The team further concluded that:
The team’s project objectives were to:
The Triad team developed specific data collection objectives in support of the project objectives, which included:
The Triad-based, high-resolution approach offered a cost-effective approach to guide the collection of information necessary to ensure that vertical and horizontal patterns could be discerned with confidence, so that decisions regarding the location and influence of PCB sources could be made. Investigation costs and mobilizations were optimized by near-real-time selection of key "boundary" samples. In addition, the strengths and weaknesses of the IA kits as applied to sediments were quantified.
There were two principal benefits of using a Triad-based, high-resolution approach for this investigation. First, IAs were used in conjunction with data visualizations (using the Spatial Analysis and Decision Assistance [SADA] freeware package) to place new samples at locations of greatest utility in defining hot-spots and determining depth-wise patterns in sediment cores. Second, the retrospective data analysis showed the utility of the IA kits in overall uncertainty management. Due to the high-density collaborative (IA and laboratory) data set, it was possible to look at the overall decision uncertainty both with and without IA screening. Based on the results of this investigation, the IA may be used both to guide field coring and to "triage" core depth-intervals to more rapidly complete a sediment investigation.
The incremental cost of the field IA program was approximately $24,000, or 16% of the overall investigation cost of $147,000. Cost savings were not the emphasis of this study because 100% of the IA samples were subjected to off-site laboratory analyses in order to generate a collaborative data set. However, the activity demonstrated that the IA in conjunction with site visualization can accelerate nature and extent characterizations for PCBs in sediments. The low relative cost and high data generation rate for the kits further showed how a more accurate CSM can be developed through high data densities and in-field decision-making.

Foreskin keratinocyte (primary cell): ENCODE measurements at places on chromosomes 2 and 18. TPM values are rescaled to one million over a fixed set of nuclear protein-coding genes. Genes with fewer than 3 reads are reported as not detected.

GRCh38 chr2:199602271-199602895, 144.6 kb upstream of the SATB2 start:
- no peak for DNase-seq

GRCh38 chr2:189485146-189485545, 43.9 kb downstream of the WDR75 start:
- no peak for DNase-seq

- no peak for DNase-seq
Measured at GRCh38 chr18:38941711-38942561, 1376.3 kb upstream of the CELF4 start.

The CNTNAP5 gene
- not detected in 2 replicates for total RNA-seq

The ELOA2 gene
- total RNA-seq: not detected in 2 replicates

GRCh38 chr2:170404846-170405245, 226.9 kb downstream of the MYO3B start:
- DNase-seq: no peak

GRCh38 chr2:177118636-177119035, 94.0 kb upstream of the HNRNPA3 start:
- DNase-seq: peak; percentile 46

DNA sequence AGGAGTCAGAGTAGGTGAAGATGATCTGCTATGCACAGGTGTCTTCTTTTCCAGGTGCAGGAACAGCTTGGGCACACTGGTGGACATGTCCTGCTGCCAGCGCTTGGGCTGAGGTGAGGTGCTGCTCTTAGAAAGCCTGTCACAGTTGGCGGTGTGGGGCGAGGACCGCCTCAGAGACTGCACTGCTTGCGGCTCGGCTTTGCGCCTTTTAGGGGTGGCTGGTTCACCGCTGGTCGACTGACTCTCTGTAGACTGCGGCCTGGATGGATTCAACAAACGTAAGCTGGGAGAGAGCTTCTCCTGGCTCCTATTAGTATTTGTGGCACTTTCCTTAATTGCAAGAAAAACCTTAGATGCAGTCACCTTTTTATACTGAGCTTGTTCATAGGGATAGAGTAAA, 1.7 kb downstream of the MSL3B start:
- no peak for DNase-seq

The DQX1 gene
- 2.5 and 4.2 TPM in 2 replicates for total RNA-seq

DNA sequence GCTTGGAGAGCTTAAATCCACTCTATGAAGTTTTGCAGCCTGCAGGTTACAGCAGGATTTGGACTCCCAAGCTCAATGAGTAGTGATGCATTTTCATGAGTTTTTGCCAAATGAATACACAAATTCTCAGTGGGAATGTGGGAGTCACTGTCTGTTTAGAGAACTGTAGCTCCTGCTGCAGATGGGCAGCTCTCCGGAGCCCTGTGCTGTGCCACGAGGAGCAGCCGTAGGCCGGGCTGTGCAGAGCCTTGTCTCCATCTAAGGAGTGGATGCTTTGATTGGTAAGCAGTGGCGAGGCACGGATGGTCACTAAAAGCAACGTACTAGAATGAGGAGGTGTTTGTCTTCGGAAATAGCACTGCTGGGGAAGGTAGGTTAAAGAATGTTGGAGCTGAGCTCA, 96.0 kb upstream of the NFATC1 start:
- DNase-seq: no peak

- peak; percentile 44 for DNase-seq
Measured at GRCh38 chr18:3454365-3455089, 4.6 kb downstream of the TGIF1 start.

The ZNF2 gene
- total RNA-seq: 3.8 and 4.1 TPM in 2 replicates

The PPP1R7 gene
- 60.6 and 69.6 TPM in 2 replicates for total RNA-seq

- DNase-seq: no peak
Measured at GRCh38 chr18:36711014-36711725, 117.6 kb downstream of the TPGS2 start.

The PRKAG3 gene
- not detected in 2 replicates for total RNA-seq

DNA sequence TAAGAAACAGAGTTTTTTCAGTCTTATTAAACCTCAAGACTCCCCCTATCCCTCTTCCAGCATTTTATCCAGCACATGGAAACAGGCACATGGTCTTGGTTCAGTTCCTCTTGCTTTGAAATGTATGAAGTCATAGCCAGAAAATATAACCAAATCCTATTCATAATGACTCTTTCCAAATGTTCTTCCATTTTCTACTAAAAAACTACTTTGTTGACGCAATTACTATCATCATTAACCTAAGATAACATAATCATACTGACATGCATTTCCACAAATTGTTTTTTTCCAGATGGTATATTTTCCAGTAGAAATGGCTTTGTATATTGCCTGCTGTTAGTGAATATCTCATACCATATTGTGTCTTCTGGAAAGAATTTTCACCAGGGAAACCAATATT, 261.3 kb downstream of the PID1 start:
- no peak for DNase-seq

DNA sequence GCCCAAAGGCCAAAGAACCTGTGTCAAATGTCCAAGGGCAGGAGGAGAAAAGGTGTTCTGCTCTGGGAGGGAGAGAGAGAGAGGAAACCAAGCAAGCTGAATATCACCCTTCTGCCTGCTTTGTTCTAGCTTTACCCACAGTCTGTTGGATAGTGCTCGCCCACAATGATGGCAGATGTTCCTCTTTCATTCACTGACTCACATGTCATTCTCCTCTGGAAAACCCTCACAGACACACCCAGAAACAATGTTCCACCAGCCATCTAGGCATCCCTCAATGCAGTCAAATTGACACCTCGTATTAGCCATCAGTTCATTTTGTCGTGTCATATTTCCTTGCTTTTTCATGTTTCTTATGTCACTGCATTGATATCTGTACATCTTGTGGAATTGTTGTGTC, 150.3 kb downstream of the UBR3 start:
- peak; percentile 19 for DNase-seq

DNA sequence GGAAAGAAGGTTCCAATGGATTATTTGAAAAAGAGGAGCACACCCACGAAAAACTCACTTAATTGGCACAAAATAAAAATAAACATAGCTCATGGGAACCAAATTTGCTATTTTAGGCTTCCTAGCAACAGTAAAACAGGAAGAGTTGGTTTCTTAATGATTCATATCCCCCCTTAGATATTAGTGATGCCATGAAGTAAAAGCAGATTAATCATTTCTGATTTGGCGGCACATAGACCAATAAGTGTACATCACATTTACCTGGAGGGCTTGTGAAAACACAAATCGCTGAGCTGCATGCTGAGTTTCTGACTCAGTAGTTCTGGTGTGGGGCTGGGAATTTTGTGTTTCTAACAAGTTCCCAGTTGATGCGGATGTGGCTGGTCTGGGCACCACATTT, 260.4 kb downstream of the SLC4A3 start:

A retrospective analysis of the patterns available at various stages of the investigation (short- and intermediate-term with partial fixed-base laboratory data, and after all data were in hand) suggests that the key CSM questions were answered largely by the field method; that is, patterns were discernible that supported both upstream flow and bank-origin collocated plumes. Numerous prior phases of sampling had been performed that had failed to identify the boundaries of contamination. This sampling finally answered the major CSM questions in a single mobilization largely using field-based methods, and further sampling activities will not be required prior to the design phase of site response.
Systematic project planning (SPP) was accomplished by EPA, USACE, Washington Department of Ecology (Ecology), the Boeing Company, and Jorgensen Forge Corporation. Due to the two regulatory programs and contentious issues, however, EPA and the USACE were the principal planners. The physical CSM, primarily a physical transport prediction, was presented to the regulated parties.
The initial CSM for the Boeing/Jorgensen river reach area was based on historical information and data from previous investigations. RCRA constraints required EPA to make a decision as to limits of responsibility of the Boeing Company; that is, a "boundary decision." Acoustic Doppler Radar data indicated seasonal reversing flows near the riverbed, which EPA believed could transport and deposit PCBs up the river from a downstream source as well as the expected upstream-to-downstream direction. PCB inputs were identified on the Boeing Company property at several outfalls. To refine the CSM, however, contributions from upriver sources were required; a few up-river stations had previously indicated PCBs elevated above risk-based levels of concern.